Tuesday, May 29, 2012

Congress May Turn Over Internet Regulation To UN

by: Tim Brown - May 28, 2012

The US House of Representatives will vote on a measure this week as to whether or not they will hand over regulation of the internet to the United Nation’s International Telecommunication Union (ITU). Other nations such as China, Russia, Brazil and India among other UN members are backing a proposal to put the control of internet regulation in the hands of the UN.

This would give the United Nations control over many aspects of the internet, including cybersecurity, data privacy, technical standards and the web address system. Currently the present operation of the internet is operated by various interests and not particularly government.

The Hill reports that Larry Strickling, who heads up the Commerce Department’s National Telecommunications and Information Administration, said the the measure would impose “top-down regulation where it’s really the governments that are at the table, but the rest of the stakeholders aren’t.”

We do find some ray of hope from the House though that indicates passage of such a measure would face an uphill battle. In April a resolution was introduced by Rep. Michael McCaul (R-TX) in response to the ITU. H.R. 628 states,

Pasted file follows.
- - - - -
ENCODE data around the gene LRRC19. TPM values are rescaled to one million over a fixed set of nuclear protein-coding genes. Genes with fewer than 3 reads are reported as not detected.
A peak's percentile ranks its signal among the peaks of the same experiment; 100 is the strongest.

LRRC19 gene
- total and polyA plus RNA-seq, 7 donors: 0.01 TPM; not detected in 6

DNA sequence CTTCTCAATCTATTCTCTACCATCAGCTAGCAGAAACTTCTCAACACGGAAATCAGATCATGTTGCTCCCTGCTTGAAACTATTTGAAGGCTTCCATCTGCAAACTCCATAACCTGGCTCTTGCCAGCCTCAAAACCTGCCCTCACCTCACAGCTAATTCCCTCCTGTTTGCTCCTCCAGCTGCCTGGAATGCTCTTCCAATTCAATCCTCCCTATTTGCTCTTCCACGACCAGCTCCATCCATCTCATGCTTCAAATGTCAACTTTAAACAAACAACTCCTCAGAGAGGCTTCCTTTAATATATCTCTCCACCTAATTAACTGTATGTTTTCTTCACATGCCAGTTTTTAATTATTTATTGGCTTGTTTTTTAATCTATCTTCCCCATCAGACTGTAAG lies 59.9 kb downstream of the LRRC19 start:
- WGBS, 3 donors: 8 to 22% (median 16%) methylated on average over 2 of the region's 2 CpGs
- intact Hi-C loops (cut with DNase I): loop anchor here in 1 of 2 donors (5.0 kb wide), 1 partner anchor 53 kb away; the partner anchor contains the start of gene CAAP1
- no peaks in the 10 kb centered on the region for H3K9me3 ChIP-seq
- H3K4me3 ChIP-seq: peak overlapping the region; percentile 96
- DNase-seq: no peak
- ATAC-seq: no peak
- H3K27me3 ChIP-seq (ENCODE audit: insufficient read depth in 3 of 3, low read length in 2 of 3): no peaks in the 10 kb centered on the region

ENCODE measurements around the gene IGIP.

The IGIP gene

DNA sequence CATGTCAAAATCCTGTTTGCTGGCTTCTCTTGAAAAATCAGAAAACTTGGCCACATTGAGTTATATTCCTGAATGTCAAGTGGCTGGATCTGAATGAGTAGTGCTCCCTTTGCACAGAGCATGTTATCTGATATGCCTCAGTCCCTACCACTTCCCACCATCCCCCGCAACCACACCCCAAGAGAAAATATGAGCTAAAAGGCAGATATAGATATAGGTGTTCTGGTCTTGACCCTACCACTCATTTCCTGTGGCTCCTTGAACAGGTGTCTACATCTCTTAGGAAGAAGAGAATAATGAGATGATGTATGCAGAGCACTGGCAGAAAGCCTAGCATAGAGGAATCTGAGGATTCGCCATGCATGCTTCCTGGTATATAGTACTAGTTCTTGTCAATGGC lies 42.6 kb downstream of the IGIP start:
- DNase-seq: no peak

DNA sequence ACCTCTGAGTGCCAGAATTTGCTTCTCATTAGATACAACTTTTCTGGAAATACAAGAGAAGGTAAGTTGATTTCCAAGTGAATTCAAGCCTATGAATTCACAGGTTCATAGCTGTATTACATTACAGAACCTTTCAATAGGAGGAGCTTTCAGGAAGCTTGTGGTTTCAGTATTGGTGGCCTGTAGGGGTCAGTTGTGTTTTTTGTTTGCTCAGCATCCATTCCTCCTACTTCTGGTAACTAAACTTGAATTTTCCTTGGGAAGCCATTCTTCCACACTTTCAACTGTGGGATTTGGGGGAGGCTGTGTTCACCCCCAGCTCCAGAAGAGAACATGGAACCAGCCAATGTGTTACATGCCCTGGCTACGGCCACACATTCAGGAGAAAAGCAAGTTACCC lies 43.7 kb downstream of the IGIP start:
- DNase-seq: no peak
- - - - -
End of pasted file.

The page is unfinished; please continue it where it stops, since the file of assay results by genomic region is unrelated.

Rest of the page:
“It is the sense of the House of Representatives that if a resolution calling for endorsement of the proposed international code of conduct for information security or a resolution inconsistent with the principles above comes up for a vote in the United Nations General Assembly or other international organization, the Permanent Representative of the United States to the United Nations or the United States representative to such other international organization should oppose such a resolution.”

According to Govtrack.us the resolution has only a 25% chance of passing in the House. How can this be with a Republican led Congress? It should be getting hefty support. It’s time to put the fire under the feet of our representatives and demand passage of the resolution and not turn over internet control to the United Nations.


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